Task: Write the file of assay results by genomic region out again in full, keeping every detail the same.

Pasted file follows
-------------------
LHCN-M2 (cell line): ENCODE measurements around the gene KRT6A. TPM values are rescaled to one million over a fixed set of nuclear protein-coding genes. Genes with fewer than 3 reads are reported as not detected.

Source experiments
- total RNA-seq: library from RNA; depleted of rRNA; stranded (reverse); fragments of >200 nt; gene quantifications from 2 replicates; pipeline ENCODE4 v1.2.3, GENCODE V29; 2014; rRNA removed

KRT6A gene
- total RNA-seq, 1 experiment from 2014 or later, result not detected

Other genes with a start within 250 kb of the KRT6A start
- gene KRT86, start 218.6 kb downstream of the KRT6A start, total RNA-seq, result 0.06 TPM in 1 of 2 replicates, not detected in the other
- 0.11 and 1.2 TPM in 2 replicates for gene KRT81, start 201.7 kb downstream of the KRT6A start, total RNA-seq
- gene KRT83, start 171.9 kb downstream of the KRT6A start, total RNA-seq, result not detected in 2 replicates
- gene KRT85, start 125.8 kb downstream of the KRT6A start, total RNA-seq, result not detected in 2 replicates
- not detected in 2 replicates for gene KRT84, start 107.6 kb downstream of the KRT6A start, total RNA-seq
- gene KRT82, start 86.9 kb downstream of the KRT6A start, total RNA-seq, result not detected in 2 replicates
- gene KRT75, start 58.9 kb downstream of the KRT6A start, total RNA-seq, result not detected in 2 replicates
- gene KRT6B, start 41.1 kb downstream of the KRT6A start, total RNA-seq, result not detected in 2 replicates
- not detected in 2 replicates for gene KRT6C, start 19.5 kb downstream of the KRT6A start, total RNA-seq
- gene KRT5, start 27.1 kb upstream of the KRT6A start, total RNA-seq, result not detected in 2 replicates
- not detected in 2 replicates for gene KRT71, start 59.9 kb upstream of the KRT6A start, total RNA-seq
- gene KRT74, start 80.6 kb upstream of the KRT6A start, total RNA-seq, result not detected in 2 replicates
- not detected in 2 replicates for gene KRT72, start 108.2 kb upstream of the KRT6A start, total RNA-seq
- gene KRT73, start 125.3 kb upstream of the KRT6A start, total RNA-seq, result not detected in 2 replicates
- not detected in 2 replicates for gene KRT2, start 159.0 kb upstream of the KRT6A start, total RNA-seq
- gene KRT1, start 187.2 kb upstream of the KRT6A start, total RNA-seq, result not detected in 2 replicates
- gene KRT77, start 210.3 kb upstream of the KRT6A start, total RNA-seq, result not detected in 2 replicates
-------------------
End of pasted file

LHCN-M2 (cell line): ENCODE measurements around the gene KRT6A. TPM values are rescaled to one million over a fixed set of nuclear protein-coding genes. Genes with fewer than 3 reads are reported as not detected.

Source experiments
- total RNA-seq: library from RNA; depleted of rRNA; stranded (reverse); fragments of >200 nt; gene quantifications from 2 replicates; pipeline ENCODE4 v1.2.3, GENCODE V29; 2014; rRNA removed

KRT6A gene
- total RNA-seq, 1 experiment from 2014 or later, result not detected

Other genes with a start within 250 kb of the KRT6A start
- gene KRT86, start 218.6 kb downstream of the KRT6A start, total RNA-seq, result 0.06 TPM in 1 of 2 replicates, not detected in the other
- 0.11 and 1.2 TPM in 2 replicates for gene KRT81, start 201.7 kb downstream of the KRT6A start, total RNA-seq
- gene KRT83, start 171.9 kb downstream of the KRT6A start, total RNA-seq, result not detected in 2 replicates
- gene KRT85, start 125.8 kb downstream of the KRT6A start, total RNA-seq, result not detected in 2 replicates
- not detected in 2 replicates for gene KRT84, start 107.6 kb downstream of the KRT6A start, total RNA-seq
- gene KRT82, start 86.9 kb downstream of the KRT6A start, total RNA-seq, result not detected in 2 replicates
- gene KRT75, start 58.9 kb downstream of the KRT6A start, total RNA-seq, result not detected in 2 replicates
- gene KRT6B, start 41.1 kb downstream of the KRT6A start, total RNA-seq, result not detected in 2 replicates
- not detected in 2 replicates for gene KRT6C, start 19.5 kb downstream of the KRT6A start, total RNA-seq
- gene KRT5, start 27.1 kb upstream of the KRT6A start, total RNA-seq, result not detected in 2 replicates
- not detected in 2 replicates for gene KRT71, start 59.9 kb upstream of the KRT6A start, total RNA-seq
- gene KRT74, start 80.6 kb upstream of the KRT6A start, total RNA-seq, result not detected in 2 replicates
- not detected in 2 replicates for gene KRT72, start 108.2 kb upstream of the KRT6A start, total RNA-seq
- gene KRT73, start 125.3 kb upstream of the KRT6A start, total RNA-seq, result not detected in 2 replicates
- not detected in 2 replicates for gene KRT2, start 159.0 kb upstream of the KRT6A start, total RNA-seq
- gene KRT1, start 187.2 kb upstream of the KRT6A start, total RNA-seq, result not detected in 2 replicates
- gene KRT77, start 210.3 kb upstream of the KRT6A start, total RNA-seq, result not detected in 2 replicates